You are here
Ka Hoomana Kahiko, Helu 10 / Ancient Religion, Issue 10
The gods of fishermen and the religious practices when going fishing. --- When looking at this topic there are two important items. 1. The gods of the fishermen. 2. The religious practices of going fishing.
1. Gods of the fishermen: Here they are, Kū‘ula, Hinapukuiʻa and their child, ‘Ai‘ai. – These are the gods that their attendants worship. According to some people of old, “These are gods of great power, able to bring fish in.” As for Kū‘ula, Hina, and their child, ‘Ai‘ai, they were actual people. However, Kū‘ula and his wife Hina were fisher-folk; they died and from them came the baby fishes. Their child, ‘Ai‘ai, still lives, here on land. When this child, ‘Ai‘ai, became hungry for fish, he wove a sturdy basket trap and walked to a point at the shore where he stood and said: “Kū‘ula is my father, Hina, my mother; big enough to fish, I remain a novice here in the world.” The mother said, “Hold back such noise, no more! Abide and marry the daughter of Keawekapilimanu, who controls Hawai‘i.
The fishing tributes will come about, my lord.” Hina then said to her husband, “Look, we have but one descendant living in this world, and he is desperate for fish”. “Perhaps we should give fish,” said Kū‘ula. Kū‘ula then spoke again, “Fish of what kind?” Hina answered again, “The Hīnālea fish because our son has a woven fish trap.” “Fill the fish trap until the Hinaleapalaloa overflow the brim.”– ‘Ai‘ai took the woven fish trap and placed it in a tide pool. The fish went into the trap until it was full. That is how ‘Ai‘ai got fish.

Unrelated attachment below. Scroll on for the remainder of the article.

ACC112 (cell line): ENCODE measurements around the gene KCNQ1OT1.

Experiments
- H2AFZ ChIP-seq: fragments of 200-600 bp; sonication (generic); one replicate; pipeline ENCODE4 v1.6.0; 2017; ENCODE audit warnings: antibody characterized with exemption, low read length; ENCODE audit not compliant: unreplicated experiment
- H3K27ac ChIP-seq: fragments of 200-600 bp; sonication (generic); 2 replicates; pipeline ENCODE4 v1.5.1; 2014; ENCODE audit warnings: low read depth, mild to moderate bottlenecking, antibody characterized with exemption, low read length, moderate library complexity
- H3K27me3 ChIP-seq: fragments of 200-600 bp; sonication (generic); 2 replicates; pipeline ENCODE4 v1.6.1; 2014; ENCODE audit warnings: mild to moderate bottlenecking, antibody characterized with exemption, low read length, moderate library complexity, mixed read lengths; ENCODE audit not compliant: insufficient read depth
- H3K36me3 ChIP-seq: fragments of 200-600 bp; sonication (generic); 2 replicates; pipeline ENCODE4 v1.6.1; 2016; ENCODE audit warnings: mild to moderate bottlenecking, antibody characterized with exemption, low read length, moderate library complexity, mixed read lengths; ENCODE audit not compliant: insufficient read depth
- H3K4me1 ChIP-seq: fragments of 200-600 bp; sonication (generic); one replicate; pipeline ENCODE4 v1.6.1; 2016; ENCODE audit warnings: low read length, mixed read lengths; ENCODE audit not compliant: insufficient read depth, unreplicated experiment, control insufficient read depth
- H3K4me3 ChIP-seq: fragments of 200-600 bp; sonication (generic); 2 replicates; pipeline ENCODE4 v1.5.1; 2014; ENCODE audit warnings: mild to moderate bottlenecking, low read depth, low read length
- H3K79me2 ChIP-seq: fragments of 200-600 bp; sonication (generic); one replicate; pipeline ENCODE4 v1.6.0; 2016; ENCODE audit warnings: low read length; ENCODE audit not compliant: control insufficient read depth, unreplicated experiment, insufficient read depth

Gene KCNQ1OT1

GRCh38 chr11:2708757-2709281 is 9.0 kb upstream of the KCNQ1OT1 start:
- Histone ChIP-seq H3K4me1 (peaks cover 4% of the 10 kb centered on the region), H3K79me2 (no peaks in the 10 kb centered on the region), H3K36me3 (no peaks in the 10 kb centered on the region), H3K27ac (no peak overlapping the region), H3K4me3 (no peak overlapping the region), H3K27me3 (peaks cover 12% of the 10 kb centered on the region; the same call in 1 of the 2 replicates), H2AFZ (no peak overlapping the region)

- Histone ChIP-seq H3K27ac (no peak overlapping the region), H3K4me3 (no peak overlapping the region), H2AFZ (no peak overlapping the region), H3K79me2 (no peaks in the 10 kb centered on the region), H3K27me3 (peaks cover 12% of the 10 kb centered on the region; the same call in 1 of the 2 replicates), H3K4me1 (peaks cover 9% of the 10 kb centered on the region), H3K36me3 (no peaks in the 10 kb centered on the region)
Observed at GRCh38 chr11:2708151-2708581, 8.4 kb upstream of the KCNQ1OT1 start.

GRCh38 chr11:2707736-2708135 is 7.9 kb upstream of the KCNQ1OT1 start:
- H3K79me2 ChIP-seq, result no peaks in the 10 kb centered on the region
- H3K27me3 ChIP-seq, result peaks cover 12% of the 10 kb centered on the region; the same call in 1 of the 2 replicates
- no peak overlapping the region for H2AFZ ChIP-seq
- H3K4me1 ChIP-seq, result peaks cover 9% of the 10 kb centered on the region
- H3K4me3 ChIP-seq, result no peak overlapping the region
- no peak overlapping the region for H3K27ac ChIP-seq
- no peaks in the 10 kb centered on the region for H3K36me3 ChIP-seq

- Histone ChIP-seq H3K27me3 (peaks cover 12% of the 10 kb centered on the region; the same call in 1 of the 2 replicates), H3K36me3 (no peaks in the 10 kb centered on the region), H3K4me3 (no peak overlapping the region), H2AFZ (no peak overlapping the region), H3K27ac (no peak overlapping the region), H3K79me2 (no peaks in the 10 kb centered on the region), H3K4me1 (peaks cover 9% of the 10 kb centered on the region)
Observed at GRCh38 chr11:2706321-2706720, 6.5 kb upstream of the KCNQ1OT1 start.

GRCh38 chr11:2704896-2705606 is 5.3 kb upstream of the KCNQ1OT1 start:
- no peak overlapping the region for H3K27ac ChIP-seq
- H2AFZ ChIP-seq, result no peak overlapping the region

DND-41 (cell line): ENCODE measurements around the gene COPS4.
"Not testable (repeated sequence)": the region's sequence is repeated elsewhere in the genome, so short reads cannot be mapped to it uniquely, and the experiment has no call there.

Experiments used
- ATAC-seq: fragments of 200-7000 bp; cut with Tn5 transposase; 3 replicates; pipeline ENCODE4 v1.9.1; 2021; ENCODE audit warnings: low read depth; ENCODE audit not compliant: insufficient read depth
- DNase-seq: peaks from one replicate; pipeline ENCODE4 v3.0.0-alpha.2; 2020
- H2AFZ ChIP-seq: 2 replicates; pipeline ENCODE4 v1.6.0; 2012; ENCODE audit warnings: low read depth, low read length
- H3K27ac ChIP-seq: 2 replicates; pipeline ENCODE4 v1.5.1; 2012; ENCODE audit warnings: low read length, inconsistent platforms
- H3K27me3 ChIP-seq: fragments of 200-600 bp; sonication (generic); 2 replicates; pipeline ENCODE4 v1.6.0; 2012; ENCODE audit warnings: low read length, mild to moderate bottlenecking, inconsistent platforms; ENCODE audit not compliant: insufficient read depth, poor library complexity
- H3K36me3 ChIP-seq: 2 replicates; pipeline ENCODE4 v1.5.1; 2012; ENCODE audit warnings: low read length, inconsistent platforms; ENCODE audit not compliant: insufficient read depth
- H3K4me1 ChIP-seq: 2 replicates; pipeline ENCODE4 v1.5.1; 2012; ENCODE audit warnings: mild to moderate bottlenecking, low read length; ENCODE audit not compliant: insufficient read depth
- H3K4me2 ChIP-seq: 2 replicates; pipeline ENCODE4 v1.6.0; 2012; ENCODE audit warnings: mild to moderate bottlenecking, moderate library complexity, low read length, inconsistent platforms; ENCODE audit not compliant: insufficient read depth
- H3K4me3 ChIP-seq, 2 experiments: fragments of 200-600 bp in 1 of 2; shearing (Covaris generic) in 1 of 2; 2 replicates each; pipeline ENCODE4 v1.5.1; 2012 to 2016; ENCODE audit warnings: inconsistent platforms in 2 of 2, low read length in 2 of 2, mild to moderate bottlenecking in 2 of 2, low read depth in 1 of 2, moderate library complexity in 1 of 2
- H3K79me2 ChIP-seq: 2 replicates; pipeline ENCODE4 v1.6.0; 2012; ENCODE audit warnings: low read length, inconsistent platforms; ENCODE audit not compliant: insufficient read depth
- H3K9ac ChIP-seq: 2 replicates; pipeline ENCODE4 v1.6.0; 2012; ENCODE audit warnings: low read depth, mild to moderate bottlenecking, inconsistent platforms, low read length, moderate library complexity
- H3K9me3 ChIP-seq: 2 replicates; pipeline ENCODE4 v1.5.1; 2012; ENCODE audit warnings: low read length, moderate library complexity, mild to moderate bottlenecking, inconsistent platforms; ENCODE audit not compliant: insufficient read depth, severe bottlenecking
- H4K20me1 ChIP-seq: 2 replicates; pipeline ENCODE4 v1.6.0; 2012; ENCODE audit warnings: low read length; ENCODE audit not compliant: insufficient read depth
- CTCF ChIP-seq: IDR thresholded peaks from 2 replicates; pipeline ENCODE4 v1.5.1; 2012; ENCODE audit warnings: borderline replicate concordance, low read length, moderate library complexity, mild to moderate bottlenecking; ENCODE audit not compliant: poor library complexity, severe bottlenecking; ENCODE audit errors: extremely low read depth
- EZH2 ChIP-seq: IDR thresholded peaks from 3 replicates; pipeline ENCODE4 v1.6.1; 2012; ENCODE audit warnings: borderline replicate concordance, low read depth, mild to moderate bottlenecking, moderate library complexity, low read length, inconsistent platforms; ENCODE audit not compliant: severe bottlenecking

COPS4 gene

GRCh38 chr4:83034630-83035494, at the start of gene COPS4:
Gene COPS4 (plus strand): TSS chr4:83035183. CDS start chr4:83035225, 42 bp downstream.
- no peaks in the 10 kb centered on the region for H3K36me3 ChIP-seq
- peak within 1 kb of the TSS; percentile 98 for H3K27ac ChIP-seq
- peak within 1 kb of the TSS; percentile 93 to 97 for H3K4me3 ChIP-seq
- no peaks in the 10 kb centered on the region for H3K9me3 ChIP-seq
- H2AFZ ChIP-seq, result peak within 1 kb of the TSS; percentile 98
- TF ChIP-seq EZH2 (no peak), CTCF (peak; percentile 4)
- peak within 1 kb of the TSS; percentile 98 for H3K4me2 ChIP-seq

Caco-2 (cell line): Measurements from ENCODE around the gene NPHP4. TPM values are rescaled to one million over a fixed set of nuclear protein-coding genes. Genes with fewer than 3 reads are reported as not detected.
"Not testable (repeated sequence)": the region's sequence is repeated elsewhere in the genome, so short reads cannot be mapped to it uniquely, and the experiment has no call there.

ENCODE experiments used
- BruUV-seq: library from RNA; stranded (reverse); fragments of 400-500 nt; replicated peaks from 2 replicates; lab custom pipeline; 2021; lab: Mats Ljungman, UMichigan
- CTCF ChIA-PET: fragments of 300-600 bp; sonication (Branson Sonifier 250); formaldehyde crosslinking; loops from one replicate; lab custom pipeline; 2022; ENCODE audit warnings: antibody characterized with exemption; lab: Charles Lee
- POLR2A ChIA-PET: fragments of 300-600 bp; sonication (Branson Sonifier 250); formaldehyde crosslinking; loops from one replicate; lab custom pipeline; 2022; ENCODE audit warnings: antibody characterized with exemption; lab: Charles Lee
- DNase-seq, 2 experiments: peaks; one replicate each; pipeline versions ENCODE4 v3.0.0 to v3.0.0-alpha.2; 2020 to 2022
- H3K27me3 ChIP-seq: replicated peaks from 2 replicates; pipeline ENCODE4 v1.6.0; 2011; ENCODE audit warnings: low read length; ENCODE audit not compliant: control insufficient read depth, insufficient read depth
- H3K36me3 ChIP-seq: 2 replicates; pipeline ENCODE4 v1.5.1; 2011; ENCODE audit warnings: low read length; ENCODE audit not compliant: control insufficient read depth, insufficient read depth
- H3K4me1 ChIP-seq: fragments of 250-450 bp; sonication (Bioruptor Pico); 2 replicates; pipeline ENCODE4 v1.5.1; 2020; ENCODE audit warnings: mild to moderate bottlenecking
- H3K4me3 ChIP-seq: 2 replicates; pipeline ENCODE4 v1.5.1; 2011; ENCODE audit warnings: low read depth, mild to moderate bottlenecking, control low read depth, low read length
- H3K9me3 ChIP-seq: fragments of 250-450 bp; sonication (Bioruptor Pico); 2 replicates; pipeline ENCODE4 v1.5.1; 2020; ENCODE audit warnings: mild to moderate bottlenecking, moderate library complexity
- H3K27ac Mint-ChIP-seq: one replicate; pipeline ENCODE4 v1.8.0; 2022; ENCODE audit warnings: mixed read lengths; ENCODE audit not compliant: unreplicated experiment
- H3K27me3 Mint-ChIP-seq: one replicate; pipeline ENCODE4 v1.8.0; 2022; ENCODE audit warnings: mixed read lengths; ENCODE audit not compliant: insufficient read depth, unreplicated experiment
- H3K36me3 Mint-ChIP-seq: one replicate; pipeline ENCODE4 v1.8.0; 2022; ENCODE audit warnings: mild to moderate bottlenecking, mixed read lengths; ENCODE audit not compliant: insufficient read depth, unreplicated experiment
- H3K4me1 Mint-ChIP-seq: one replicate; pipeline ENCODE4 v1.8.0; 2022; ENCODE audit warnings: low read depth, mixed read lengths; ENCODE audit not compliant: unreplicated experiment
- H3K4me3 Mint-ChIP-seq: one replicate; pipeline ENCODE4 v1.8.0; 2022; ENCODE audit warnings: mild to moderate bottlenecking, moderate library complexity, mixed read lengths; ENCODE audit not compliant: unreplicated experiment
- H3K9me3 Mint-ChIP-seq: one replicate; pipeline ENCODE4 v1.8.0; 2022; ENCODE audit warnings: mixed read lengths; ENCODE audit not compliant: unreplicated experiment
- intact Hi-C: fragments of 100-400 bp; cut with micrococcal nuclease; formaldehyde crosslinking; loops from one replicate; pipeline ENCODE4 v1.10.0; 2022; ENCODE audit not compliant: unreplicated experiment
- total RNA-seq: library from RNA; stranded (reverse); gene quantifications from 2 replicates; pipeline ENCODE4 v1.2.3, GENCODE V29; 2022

2. Religious practices for going to fish: Before one who is thinking to go fishing goes off, he commands everyone in the house to stay quiet and he goes on his way, while praying, perhaps silently within his heart or maybe by saying aloud: “Fishing gods, Kū‘ula in the night, ‘Ai‘ai in the night, and my own dear father, Kīlua, push away the night, emerge into day, I am Hua. Bring forth the fish, big fish, little fish” and then he began to fish. If he is canoe fishing, the fishing hook, grant it to the point of our fish hook, to snag the gills, and snag the opening of the lip, snag the mouth, and snag the eye, no lack, no empty return, the need is for many fish, for our inland friends to eat, in order to trade with each other for taro, for banana, for ‘awa, in order that you, O Deity, may be worshipped, so that the ceremonial food gourd of the gods may be filled with fish, enough for the gourd to become musty and smelly, O Kū, appropriate to you, O Kaneakilolohua; intense sanctity, intense freedom, amazing sustenance to allow the freeing of kapu, the restrictions are completely lifted.” At the end of the prayer, the line and the fish hook are released, set with bait. If the fish is snagged in the eye or the gill like what we saw in the prayer, then that person brags, speaking about the power of his gods.
Here’s another thing, if the fisherman is fishing for octopus, this is how his prayer is when he is going to the octopus grounds: “The fish to the East, there are grounds there, octopus there, pūloa-octopus there, cuttlefish there, ‘āwela fish are there, sand dunes there, akule are there, ‘ōpelu are there, makiawa are there, aku are there, let them come in succession to this land of ours, O Kū, to be heaped in unwieldy mounds,” and that is how the prayers go throughout these islands, this being one prayer. – If there is net fishing, it is a sanction that nothing is eaten until the fish are encircled in the net, at which point the people of the house and the fishermen may eat. When the fish is caught one fish is held for the god, taken to the altar, and placed there. Another place to worship is a rock that is covered with white ‘oloa kapa. That is where to worship Kū‘ula and the other deities. – And that is how I was taught by the people of old. Perhaps now it is clear to us all by these explanations, if true.